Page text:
Harry Enten: “We can peg Republican silence (for the most part) on the fact that many Republicans who might be willing to go after Trump on issues related to immigration are no longer in Congress. They either retired, died or were beaten in the 2018 midterm elections.”
“Last year, I looked at a group of 23 of the most pro-immigration House Republicans. These were lawmakers ‘who signed onto a discharge position to force a vote on a bill that would have created a DACA fix,’ after Trump terminated DACA through an executive order and asked Congress to act.”
“Of this group of 23, 14 (61%) are no longer in the House… Of those nine remaining, a number have come out against the President.”
Ron Brownstein: “President Trump’s openly racist and xenophobic attacks on four Democratic House women of color, like his threatened immigration enforcement raids in major cities and the sweeping proposed new restrictions on asylum seekers that he announced Monday, underscores his transformation of the Republican Party into a coalition centered on the voters and places in America most hostile to immigration in particular and demographic change in general.”
“This latest flurry of activity continues the drive by Trump and other Republicans elected mostly from the parts of America least touched by immigration to impose a restrictionist agenda on migration over the nearly undivided opposition of Democrats elected by the areas where most immigrants, both undocumented and legal, actually live. Though greeted without complaint by Republicans in Congress, Trump’s promised raids provoked astoundingly open resistance from the mayors of virtually every large American city, from New York and Los Angeles to Chicago and Houston.”
“The Trump administration is preparing a new rule for foreign nationals seeking asylum at the U.S. border with Mexico, in which immigrants seeking refugee status would have to do so in the first country they enter rather than at the U.S. border,” the Wall Street Journal reports.
“The announcement comes as President Trump seeks to stem the flow of Central Americans arriving at the U.S. border. It would upend immigration law and likely be immediately challenged in court.”
Washington Post: “The nationwide immigration raids that President Trump said would begin Sunday failed to materialize on the streets of major U.S. cities, even as his statement cast a cloud of fear that kept many families indoors.”
“Immigration enforcement authorities said their plans to track down migrants with deportation orders would continue, but their operations over the weekend appeared more akin to routine actions rather than the mass roundups the president promised.”
Quartz notes there’s a framed photo of conservative commentator Tomi Lahren hanging in the U.S. Border Patrol headquarters in Washington, D.C.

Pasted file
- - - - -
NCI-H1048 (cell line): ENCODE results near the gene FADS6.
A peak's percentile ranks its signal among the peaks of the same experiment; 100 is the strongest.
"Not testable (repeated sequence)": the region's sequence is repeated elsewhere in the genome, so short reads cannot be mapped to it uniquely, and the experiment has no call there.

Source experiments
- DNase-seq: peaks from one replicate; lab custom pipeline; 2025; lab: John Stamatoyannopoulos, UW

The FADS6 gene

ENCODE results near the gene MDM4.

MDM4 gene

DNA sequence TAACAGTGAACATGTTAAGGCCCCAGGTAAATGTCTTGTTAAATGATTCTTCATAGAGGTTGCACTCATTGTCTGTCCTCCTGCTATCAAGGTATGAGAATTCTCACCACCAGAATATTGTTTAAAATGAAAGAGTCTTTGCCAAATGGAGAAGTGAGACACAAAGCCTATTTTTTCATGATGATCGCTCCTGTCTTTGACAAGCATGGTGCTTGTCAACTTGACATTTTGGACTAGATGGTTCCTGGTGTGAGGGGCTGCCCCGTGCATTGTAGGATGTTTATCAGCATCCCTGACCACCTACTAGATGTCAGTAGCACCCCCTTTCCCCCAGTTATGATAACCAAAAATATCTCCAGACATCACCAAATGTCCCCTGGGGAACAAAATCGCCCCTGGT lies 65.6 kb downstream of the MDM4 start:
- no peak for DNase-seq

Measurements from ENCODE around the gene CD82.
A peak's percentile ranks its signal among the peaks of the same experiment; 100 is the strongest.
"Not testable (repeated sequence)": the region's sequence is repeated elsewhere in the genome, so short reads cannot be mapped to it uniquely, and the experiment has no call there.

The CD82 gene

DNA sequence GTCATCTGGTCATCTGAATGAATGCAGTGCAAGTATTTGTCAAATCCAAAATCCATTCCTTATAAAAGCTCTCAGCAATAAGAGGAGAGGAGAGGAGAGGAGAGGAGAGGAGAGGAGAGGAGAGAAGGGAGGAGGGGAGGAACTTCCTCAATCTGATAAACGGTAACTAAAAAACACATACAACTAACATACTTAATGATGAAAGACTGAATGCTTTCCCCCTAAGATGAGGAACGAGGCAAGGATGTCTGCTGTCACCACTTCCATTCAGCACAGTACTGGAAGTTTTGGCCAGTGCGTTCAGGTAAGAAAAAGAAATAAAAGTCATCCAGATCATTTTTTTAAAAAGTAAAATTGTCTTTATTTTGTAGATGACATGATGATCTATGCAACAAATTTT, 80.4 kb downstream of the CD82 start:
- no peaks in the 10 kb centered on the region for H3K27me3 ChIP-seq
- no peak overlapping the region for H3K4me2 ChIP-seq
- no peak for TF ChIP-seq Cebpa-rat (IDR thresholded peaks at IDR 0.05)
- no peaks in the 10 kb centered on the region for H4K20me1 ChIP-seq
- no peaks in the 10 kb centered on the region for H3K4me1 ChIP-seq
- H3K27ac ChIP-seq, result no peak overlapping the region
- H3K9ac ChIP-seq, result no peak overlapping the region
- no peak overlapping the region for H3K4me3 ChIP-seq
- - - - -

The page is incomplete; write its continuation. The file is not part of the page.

Lahren has called immigrants “shifty and adaptable,” and has claimed they are bringing disease to the U.S. She regularly pushes alt-right conspiracy theories and believes an “invasion by foreigners” is “overwhelming” the country.
“When Vice President Pence visited a migrant detention center here Friday, he saw nearly 400 men crammed behind caged fences with not enough room for them all to lie down on the concrete ground. There were no mats or pillows for those who found the space to rest. A stench from body odor hung stale in the air,” the Washington Post reports.
“When reporters toured the facility before Pence, the men screamed that they’d been held there 40 days, some longer. They said they were hungry and wanted to brush their teeth. It was sweltering hot, but the only water was outside the fences and they needed to ask permission from the Border Patrol agents to drink.”
The Intercept: “When news broke that thousands of current and former Border Patrol agents were members of a secret Facebook group filled with racist, vulgar, and sexist content, Carla Provost, chief of the agency, was quick to respond.”
Said Provost: “These posts are completely inappropriate and contrary to the honor and integrity I see — and expect — from our agents day in and day out. Any employees found to have violated our standards of conduct will be held accountable.”
“For Provost, a veteran of the Border Patrol who was named head of the agency in August 2018, the group’s existence and content should have come as no surprise. Three months after her appointment to chief, Provost herself had posted in the group… Provost’s comment was innocuous — a friendly clapback against a group member who questioned her rise to the top of the Border Patrol — but her participation in the group, which she has since left, raises serious questions.”